Chronic cholecystitis is an inflammatory condition of the gallbladder secondary to functional or mechanical dysfunction of bile emptying. Radiological findings associated with chronic cholecystitis include the presence of a gallstone, increased attenuation of bile, and significant wall thickening secondary to prolonged inflammation.1 Untreated chronic cholecystitis may result in the formation of a cholecystoenteric fistula, with subsequent passage of the gallstone through the fistula into the bowel, leading to a mechanical bowel obstruction. Gallstone ileus is a rare complication of cholelithiasis and is one of the rarest forms of mechanical bowel obstruction. Patients typically present four to eight days after symptoms start. The diagnosis is often delayed since symptoms may be intermittent. As a result, gallstone ileus continues to be associated with relatively high rates of morbidity and mortality.

The etiology of gallstone ileus results from adhesions forming between an inflamed gallbladder and an adjacent gastrointestinal tract, followed by gallstones causing pressure necrosis or inflammation, which results in erosion and formation of a cholecystoenteric fistula. Fistulas can form within any part of the gastrointestinal tract, with approximately 60% occurring in the duodenum due to its proximity. The site of fistula formation, size of the gallstone, and size of the bowel lumen will determine the location of impaction. Gallstones most commonly impact the terminal ileum and ileocecal valve due to their narrow lumen and less active peristalsis. The majority of gallstones smaller than 2 cm may pass spontaneously, while those larger are more likely to become impacted.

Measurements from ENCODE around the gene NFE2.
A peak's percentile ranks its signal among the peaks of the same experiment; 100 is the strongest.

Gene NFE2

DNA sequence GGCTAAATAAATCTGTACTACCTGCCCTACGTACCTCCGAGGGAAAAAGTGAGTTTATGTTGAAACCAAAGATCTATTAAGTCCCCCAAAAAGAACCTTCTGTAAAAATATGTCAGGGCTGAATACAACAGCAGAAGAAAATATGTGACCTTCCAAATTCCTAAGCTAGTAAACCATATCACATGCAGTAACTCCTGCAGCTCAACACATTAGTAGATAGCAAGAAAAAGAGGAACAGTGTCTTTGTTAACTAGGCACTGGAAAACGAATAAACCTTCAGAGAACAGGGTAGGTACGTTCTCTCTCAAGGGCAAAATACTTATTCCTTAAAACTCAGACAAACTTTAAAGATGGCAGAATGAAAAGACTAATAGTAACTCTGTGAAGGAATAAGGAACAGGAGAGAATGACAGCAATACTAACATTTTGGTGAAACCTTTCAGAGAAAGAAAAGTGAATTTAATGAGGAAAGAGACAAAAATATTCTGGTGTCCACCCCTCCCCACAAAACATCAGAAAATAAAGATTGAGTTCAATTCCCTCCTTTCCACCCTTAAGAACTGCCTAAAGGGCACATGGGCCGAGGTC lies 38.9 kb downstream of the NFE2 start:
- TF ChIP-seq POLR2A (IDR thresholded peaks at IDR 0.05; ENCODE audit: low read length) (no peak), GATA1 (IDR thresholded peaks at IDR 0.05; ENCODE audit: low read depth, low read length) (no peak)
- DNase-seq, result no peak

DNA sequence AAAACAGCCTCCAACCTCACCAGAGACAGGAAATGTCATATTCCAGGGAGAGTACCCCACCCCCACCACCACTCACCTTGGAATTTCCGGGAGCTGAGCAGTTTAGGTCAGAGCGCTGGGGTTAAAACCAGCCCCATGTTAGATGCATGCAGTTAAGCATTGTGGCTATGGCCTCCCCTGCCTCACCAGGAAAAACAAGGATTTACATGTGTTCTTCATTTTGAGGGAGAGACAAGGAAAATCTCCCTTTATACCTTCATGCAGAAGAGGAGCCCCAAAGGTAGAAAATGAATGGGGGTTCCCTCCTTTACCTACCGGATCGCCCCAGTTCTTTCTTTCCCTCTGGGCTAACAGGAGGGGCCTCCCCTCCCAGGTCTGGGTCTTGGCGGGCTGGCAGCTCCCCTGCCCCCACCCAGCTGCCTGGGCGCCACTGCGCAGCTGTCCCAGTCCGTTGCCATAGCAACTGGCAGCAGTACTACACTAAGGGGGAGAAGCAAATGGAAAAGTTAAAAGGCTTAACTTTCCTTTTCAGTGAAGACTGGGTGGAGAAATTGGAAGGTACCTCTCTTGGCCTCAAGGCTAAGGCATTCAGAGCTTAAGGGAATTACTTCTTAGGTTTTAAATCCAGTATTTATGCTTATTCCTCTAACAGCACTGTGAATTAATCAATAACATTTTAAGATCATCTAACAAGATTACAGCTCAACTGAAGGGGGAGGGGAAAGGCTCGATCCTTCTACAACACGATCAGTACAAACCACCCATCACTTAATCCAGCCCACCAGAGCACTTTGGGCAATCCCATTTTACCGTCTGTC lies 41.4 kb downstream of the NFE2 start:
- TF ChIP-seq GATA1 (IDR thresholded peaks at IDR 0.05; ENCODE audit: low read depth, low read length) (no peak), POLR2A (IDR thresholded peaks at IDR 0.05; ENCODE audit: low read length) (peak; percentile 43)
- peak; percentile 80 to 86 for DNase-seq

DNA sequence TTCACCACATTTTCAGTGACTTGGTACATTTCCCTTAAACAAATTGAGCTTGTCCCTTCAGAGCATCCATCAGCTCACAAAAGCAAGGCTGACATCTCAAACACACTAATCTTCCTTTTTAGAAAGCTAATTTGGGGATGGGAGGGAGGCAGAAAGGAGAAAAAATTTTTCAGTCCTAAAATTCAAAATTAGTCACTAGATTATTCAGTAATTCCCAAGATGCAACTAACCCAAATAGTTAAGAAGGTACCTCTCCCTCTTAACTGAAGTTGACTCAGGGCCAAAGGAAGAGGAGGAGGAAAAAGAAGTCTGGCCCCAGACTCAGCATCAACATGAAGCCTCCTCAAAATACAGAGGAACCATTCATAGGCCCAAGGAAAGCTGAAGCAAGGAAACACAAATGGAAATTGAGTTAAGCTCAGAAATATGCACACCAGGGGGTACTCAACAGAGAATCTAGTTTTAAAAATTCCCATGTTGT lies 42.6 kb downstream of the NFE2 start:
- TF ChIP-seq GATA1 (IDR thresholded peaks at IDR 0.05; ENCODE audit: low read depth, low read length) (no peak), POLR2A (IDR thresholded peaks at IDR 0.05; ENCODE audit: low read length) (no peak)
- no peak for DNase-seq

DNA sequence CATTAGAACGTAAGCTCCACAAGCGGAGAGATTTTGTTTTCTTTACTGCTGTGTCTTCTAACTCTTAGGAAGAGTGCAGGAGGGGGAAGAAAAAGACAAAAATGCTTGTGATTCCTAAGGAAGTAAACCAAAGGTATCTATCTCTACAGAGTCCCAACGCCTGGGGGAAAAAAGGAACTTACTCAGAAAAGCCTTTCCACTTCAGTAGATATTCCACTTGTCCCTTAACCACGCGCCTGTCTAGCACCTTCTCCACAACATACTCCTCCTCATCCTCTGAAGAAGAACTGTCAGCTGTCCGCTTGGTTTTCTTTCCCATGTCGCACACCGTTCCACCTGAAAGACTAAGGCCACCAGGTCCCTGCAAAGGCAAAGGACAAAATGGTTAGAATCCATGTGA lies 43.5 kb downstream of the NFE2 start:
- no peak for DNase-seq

GBC is the fifth most common gastrointestinal neoplasm, with a dismal five-year survival rate of 5% to 12% with local spread to multiple hepatic segments.2-4 Early detection and prompt surgical treatment can increase the five-year survival rate to up to 75%.3 GBC imaging characteristics on CT and MRI may demonstrate an intraluminal mass lesion, focal or diffuse asymmetrical wall thickening, or an intraluminal polyp.5 However, these findings may be subtle.

GBC and chronic cholecystitis carry many similarities on imaging, which include gallbladder wall thickening and, in this case, hyperenhancement of the adjacent liver. It was not until the patient had a biopsy of the morphologically abnormal lymph node and subsequent improvement on imaging that GBC was adequately ruled out.

On CT, findings consistent with gallstone ileus include gallbladder wall thickening, pneumobilia, intestinal obstruction, and obstructing gallstones. Pneumobilia, a nonspecific finding, is found in approximately 30% to 60% of patients. A hepatobiliary iminodiacetic acid scan, MR cholangiopancreatography, and esophagogastroduodenoscopy may be performed if there is still a question after CT imaging. However, gallstone ileus is more typically diagnosed intraoperatively when a patient is undergoing laparotomy for small bowel obstruction of unknown origin.

Alexis Cammarata, DO, is a diagnostic radiology resident at ChristianaCare in Newark, Delaware.

Alejandro Garces, MD, is a diagnostic radiology resident at ChristianaCare.

Min-Chul Shin, MD, is a staff radiologist at ChristianaCare.

Daniel Maloney, DO, is a staff radiologist at ChristianaCare.